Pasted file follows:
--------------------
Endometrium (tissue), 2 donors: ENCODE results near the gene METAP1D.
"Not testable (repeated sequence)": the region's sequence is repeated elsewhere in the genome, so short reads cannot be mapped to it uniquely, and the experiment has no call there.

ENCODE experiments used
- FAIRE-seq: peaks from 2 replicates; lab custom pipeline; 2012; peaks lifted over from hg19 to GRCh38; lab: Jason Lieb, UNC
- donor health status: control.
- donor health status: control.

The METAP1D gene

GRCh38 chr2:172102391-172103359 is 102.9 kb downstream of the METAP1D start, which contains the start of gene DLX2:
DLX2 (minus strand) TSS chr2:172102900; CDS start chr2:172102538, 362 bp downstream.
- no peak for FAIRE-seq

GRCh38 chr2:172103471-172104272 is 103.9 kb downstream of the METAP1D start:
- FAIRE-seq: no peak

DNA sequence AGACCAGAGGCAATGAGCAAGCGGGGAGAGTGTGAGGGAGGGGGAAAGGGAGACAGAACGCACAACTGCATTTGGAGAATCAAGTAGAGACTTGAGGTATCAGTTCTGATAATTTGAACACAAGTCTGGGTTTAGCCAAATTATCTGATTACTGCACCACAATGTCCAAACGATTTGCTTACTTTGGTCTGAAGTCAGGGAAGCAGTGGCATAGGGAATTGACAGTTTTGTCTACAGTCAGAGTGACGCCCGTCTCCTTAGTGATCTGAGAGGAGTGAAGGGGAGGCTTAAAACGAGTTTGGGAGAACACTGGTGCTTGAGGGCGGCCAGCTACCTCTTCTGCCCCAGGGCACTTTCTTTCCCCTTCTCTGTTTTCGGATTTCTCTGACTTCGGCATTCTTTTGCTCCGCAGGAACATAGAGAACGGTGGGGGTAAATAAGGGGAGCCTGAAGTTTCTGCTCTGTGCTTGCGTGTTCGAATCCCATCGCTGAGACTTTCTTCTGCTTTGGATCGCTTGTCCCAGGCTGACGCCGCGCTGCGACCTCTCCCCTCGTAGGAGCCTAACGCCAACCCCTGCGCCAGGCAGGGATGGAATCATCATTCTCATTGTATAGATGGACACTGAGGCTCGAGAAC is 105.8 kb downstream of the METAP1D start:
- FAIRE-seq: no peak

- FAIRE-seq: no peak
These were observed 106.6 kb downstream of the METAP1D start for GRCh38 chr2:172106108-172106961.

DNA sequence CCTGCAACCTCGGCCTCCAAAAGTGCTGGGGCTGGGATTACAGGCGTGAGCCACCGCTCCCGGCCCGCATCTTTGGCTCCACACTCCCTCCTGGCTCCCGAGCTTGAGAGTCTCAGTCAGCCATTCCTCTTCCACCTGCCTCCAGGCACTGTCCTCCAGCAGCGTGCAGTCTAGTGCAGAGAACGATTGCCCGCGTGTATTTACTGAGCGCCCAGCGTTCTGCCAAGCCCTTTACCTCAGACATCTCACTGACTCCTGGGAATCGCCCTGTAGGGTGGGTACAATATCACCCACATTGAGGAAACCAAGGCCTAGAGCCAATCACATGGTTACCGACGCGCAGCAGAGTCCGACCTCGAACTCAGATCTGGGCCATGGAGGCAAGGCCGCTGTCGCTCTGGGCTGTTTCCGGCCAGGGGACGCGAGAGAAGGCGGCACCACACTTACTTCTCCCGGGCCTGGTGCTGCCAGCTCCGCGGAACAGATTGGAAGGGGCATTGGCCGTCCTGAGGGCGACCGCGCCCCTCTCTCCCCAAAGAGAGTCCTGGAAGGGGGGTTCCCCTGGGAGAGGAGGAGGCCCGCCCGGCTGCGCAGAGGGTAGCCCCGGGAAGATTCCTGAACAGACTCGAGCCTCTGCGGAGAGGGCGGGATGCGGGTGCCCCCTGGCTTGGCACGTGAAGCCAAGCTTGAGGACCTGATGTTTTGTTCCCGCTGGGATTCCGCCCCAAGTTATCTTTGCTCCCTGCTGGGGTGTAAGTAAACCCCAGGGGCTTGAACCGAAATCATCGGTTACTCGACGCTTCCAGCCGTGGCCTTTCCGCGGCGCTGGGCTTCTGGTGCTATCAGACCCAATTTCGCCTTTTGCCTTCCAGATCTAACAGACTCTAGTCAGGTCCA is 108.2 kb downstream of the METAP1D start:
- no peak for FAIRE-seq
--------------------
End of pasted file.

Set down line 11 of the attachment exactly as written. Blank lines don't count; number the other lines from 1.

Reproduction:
GRCh38 chr2:172103471-172104272 is 103.9 kb downstream of the METAP1D start: